- The effect of the whooping cough vaccine wears off. Researchers at the CDC (Centers for Disease Control and Prevention) confirmed several studies which showed that between the fifth dose (when the child is 4 to 6 years old) and the booster vaccine (when the child is 11 or 12) the vaccine's protective effect wanes considerably.
- Children do not acquire full immunity to pertussis until the third vaccination is administered. This means that infants age up to six months are at risk of infection.
- The vaccines used today have fewer unpleasant side effects. One drawback though, is that they provide slightly less protection than the older, more powerful vaccine.
How is whooping cough diagnosed?During its early stages misdiagnosis is common, because the signs and symptoms of early stage whooping cough are similar to those found in other respiratory diseases, such as bronchitis, the flu and the common cold.
A good GP (general practitioner, primary care physician), can usually diagnose whooping cough by asking questions regarding symptoms and listening to the cough (the whooping cough sound stands out).
The following diagnostic tests may be ordered:
- A throat or nose culture test - the doctor or nurse takes a swab or suction sample, which is sent to the lab and checked for the presence of the Bordetella pertussis bacterium.
- Blood tests - the doctor may want to know what the white blood cell count is. If it is high it means there is probably some kind of infection. The white cells help the body fight off infections, including whooping cough. The Health Protection Agency, UK, has made available to UK doctors sophisticated methods for analyzing blood samples and confirming the presence of Bordetella pertussis.
- Chest X-ray - the doctor may want to see whether there is any inflammation or fluid in the lungs. One of the possible complications of whooping cough is pneumonia (plus other respiratory infections).
- Classic whooping cough (severe pertussis) - consists of 21 or more days of cough illness with paroxysms, associated "whoops" or post-tussis vomiting (vomiting after a bout of coughing), plus culture confirmation.
- Mild whooping cough (pertussis) - is any pertussis that is confirmed in the laboratory that does not meet classic pertussis criteria
What are the treatment options for whooping cough (pertussis)?Infants are usually admitted to hospital for treatment because for that age group pertussis is more likely to lead to complications. Intravenous infusions may be required if the child is unable to keep fluids or food down. The infant will be placed in an isolation ward to make sure the disease does not spread.
Older children, adolescents and adults can usually be treated at home.
- Antibiotics are given to kill the bacterium Bordetella pertussis, and to help the patient recover faster. Antibiotics might be prescribed for household members too.
Antibiotics also stop the patient from being infectious within five days of taking them.
If pertussis is not diagnosed until the later stages antibiotics should not be given, because by then the bacteria have gone.
- Corticosteroids - prescribed if the child has severe symptoms, are administered together with antibiotics. Corticosteroids are powerful hormones (steroids) that are very effective at reducing inflammation in the airways, making it easier for the child to breathe.
- Oxygen - may be given through a facemask if additional help with breathing is needed. A bulb syringe may also be used to suction away mucus that has built up in the airways.
- Treatment for cough - OTC (over-the-counter) cough medications are ineffective at relieving the symptoms of whooping cough, and doctors advise against their use. Unfortunately, there is not much that can be done about the cough. Coughing helps bring up phlegm which has accumulated in the airways.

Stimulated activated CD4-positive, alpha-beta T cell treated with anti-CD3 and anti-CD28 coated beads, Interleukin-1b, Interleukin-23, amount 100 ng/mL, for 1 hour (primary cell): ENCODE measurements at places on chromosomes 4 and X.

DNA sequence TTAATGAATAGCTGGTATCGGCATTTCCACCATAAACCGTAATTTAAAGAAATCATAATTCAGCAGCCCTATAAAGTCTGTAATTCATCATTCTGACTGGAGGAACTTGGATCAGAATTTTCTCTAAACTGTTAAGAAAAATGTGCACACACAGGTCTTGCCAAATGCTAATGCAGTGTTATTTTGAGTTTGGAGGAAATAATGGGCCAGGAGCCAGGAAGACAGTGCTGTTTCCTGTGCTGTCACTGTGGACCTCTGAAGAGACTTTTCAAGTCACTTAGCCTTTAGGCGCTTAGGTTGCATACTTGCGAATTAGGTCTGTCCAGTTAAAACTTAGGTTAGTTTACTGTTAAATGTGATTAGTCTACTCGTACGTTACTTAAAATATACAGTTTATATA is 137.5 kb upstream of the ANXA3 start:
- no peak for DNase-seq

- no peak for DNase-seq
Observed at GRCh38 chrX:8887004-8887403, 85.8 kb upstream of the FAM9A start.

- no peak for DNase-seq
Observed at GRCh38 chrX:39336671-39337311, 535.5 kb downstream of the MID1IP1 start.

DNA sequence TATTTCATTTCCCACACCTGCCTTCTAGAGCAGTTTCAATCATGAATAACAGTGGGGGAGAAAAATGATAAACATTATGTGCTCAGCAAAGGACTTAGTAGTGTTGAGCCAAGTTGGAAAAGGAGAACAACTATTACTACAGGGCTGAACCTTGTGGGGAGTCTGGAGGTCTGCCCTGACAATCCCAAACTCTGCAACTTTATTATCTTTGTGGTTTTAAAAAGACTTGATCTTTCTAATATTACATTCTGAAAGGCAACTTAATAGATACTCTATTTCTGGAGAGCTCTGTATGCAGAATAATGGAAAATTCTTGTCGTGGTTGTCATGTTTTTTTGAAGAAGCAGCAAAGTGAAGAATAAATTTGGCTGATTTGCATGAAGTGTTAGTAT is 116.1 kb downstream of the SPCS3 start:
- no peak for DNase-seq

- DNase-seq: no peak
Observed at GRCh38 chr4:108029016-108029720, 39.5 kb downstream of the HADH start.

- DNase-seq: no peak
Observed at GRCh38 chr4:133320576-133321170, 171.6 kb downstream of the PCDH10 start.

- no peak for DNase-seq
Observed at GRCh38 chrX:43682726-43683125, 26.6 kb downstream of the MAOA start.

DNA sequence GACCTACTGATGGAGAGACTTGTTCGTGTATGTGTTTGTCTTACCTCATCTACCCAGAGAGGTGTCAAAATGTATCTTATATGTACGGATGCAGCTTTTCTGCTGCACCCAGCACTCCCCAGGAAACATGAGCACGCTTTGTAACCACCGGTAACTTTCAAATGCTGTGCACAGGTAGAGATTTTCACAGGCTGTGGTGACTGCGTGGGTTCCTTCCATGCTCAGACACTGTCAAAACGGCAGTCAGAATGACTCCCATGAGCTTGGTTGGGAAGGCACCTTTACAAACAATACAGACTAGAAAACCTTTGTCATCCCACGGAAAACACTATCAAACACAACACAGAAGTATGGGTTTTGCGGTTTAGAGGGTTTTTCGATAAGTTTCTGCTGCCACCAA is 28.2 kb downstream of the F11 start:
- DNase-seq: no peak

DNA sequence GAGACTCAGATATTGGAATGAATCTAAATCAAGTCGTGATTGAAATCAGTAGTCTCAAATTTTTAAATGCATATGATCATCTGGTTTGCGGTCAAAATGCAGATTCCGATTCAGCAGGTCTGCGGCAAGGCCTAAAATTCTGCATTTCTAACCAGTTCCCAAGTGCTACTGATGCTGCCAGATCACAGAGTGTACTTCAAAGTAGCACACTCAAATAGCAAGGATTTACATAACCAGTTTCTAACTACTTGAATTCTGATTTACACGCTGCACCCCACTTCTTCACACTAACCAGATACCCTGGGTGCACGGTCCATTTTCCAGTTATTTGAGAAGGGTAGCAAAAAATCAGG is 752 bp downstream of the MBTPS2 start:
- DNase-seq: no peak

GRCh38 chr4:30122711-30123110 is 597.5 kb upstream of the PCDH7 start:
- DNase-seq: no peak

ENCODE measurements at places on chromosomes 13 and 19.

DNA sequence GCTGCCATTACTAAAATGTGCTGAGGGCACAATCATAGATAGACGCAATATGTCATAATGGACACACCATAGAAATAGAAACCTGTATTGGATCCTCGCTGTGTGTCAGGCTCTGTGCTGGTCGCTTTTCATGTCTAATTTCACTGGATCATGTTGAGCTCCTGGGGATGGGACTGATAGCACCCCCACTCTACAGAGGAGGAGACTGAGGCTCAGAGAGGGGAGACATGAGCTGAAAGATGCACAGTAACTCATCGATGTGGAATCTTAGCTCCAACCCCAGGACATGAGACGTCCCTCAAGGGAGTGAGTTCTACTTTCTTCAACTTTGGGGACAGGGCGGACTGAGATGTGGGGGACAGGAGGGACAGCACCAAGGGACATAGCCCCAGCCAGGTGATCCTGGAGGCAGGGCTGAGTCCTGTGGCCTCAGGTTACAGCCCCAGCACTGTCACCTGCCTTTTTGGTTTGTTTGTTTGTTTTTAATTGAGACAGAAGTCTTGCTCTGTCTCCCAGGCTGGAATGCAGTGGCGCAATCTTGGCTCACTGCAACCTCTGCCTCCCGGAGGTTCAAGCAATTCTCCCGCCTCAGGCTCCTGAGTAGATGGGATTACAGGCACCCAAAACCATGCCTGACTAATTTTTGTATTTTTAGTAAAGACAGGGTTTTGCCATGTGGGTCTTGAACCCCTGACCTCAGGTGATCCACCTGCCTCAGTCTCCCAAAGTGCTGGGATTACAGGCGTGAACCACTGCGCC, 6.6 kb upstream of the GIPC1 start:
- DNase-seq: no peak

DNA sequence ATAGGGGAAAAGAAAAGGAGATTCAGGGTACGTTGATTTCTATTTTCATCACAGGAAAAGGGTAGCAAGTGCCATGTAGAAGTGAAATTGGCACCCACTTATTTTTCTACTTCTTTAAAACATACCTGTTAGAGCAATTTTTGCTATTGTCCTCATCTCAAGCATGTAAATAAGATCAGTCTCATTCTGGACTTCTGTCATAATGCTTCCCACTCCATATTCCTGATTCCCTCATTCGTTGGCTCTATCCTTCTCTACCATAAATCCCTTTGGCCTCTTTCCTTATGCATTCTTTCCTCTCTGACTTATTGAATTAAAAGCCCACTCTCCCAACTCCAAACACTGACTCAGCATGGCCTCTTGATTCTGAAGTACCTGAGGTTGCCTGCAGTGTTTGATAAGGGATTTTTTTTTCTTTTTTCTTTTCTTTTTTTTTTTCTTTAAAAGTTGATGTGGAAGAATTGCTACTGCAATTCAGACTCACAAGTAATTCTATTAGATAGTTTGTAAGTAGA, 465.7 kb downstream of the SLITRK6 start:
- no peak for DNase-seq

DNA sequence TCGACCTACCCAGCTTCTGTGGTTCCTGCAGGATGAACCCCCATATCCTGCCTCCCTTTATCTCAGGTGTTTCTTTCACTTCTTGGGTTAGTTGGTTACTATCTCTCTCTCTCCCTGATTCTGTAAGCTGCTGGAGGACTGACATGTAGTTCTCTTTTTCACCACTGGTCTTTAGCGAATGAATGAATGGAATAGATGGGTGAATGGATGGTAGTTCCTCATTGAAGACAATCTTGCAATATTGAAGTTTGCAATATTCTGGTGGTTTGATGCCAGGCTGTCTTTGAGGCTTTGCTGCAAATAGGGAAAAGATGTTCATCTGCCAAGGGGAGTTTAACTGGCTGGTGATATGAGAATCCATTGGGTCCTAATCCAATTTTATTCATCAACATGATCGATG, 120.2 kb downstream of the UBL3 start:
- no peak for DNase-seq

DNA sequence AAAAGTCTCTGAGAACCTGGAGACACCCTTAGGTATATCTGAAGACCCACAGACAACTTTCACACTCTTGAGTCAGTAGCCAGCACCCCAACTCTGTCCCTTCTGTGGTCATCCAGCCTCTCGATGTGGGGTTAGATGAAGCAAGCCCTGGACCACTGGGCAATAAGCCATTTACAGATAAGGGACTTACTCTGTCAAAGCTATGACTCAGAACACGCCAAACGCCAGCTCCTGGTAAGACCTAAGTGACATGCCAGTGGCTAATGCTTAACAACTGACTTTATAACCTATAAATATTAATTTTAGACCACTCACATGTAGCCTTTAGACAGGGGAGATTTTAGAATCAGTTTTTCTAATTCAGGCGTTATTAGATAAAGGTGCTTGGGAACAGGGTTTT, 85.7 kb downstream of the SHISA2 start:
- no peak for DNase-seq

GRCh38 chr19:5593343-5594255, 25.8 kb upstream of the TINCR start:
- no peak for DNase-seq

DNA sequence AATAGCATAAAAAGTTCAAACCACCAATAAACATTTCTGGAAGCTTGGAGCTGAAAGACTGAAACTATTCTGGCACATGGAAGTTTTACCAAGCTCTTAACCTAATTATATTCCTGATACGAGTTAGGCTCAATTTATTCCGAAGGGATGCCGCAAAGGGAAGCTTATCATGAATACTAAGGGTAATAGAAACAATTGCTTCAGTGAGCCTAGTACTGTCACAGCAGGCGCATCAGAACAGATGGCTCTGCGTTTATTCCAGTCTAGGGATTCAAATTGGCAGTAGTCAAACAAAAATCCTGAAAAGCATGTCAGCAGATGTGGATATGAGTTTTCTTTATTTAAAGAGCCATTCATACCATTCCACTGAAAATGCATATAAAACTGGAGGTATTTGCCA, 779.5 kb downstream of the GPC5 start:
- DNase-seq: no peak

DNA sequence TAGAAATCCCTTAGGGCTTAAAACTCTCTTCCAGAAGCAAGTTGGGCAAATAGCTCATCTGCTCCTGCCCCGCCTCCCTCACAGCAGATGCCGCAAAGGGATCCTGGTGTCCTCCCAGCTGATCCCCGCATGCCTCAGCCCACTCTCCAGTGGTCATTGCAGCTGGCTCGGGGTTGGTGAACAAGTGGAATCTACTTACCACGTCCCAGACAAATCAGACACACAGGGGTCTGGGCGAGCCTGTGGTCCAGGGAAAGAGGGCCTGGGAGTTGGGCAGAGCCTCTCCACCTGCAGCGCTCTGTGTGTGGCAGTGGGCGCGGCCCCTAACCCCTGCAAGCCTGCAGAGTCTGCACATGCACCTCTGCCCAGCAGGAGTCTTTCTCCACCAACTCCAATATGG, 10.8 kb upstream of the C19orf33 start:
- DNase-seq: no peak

For older children and adults symptoms are usually less severe. The doctor may advise that the patient get:
- Plenty of rest
- Consume plenty of fluids to prevent dehydration
- Try to keep excess mucus and vomit cleared from the airways and the back of the throat to prevent choking
- Tylenol (acetimophen, paracetamol) or ibuprofen to relieve sore throat and reduce a fever. Do not give aspirin to children aged under 16 years
What are the complications of whooping cough (pertussis)?Older children and adults - the majority of patients recover from pertussis with no complications or problems. In most cases, complications are caused by the strain of coughing so much and so intensely, and may include:
- A swollen face
- Abdominal hernias
- Broken blood vessels in the sclera (whites of the eyes)
- Cracked or bruised ribs
- Mouth and tongue ulcers
- Otitis media (middle-ear infection)
- Severe dehydration
- Fits (seizures)
- Hypotension (low blood pressure)
- Kidney failure
- Temporary pause in breathing. If breathing difficulties are severe, there is a risk of brain damage due to oxygen deprivation (extremely rare)
- Weight loss if they vomit excessively
- Pregnant mothers - usually done at the 20th week of pregnancy. Vaccination also provides the newborn with some protection.
- People with weakened immune systems, such as those undergoing chemotherapy, organ transplant recipients who are on immunosuppressant medications, and people with HIV
- Diabetics and patients with some chronic (long-term) illnesses or conditions, such as asthma or heart failure.
Prevention of whooping cough (pertussis)This video is from JAMA (Journal of the American Medical Association)
The pertussis vaccine - USA
The most effective way to prevent whooping cough is by vaccinating your child. In the USA doctors usually administer a triple vaccine which protects from tetanus, diphtheria and pertussis. In the USA, the CDC recommends a series of five injections which should be given at the following ages:
- 2 months
- 4 months
- 6 months
- 15 to 18 months
- 4 to 6 years
Side effects may include high fever, seizures (shock or coma) and persistent crying which may last a few hours.
The 5-in-1 vaccine - UK
According to the National Health Service, in the United Kingdom the whooping cough vaccine is administered as part of the 5-in-1 vaccine (DTaP/IPV/Hib). This vaccine protects against diphtheria, tetanus, whooping cough (pertussis), polio, and Hib (Haemophilus influenzae type b).
Babies are given the 5-in1 vaccine at the following ages:
- 2 months
- 3 months
- 4 months
- Between 3 and 4 years of age a booster vaccine (DTap/IPV) is administered before they start school
Written by Christian Nordqvist
Copyright: Medical News Today
Not to be reproduced without permission of Medical News Today
22 May. 2013. <http://www.medicalnewstoday.com/articles/257706.php>